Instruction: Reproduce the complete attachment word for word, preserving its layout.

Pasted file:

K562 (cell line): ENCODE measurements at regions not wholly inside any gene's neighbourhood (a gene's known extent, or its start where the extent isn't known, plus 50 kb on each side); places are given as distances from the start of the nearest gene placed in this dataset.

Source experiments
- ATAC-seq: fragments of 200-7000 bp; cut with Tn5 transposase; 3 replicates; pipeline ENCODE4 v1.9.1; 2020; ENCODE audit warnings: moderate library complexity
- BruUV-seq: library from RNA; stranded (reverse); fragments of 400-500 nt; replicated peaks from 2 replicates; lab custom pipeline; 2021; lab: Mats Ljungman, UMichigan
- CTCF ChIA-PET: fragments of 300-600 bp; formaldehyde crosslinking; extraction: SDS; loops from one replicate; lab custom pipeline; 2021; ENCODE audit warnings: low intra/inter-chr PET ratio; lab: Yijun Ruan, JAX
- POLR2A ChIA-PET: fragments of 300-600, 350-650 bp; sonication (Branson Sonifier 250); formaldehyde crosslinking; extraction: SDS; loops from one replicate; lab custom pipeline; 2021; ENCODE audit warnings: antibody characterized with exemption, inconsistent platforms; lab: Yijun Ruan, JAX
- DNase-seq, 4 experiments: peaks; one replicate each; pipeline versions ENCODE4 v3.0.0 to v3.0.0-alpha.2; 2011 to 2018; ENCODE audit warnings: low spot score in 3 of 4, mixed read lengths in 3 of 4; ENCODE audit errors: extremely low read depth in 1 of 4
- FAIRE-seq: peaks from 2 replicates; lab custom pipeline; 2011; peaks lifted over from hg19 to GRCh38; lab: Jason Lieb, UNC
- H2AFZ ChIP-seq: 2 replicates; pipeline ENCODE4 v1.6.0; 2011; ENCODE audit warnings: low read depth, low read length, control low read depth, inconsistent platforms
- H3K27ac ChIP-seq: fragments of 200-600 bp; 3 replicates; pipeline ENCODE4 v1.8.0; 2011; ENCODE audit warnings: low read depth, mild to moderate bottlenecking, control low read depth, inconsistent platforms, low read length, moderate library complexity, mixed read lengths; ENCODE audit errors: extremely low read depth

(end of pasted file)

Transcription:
K562 (cell line): ENCODE measurements at regions not wholly inside any gene's neighbourhood (a gene's known extent, or its start where the extent isn't known, plus 50 kb on each side); places are given as distances from the start of the nearest gene placed in this dataset.

Source experiments
- ATAC-seq: fragments of 200-7000 bp; cut with Tn5 transposase; 3 replicates; pipeline ENCODE4 v1.9.1; 2020; ENCODE audit warnings: moderate library complexity
- BruUV-seq: library from RNA; stranded (reverse); fragments of 400-500 nt; replicated peaks from 2 replicates; lab custom pipeline; 2021; lab: Mats Ljungman, UMichigan
- CTCF ChIA-PET: fragments of 300-600 bp; formaldehyde crosslinking; extraction: SDS; loops from one replicate; lab custom pipeline; 2021; ENCODE audit warnings: low intra/inter-chr PET ratio; lab: Yijun Ruan, JAX
- POLR2A ChIA-PET: fragments of 300-600, 350-650 bp; sonication (Branson Sonifier 250); formaldehyde crosslinking; extraction: SDS; loops from one replicate; lab custom pipeline; 2021; ENCODE audit warnings: antibody characterized with exemption, inconsistent platforms; lab: Yijun Ruan, JAX
- DNase-seq, 4 experiments: peaks; one replicate each; pipeline versions ENCODE4 v3.0.0 to v3.0.0-alpha.2; 2011 to 2018; ENCODE audit warnings: low spot score in 3 of 4, mixed read lengths in 3 of 4; ENCODE audit errors: extremely low read depth in 1 of 4
- FAIRE-seq: peaks from 2 replicates; lab custom pipeline; 2011; peaks lifted over from hg19 to GRCh38; lab: Jason Lieb, UNC
- H2AFZ ChIP-seq: 2 replicates; pipeline ENCODE4 v1.6.0; 2011; ENCODE audit warnings: low read depth, low read length, control low read depth, inconsistent platforms
- H3K27ac ChIP-seq: fragments of 200-600 bp; 3 replicates; pipeline ENCODE4 v1.8.0; 2011; ENCODE audit warnings: low read depth, mild to moderate bottlenecking, control low read depth, inconsistent platforms, low read length, moderate library complexity, mixed read lengths; ENCODE audit errors: extremely low read depth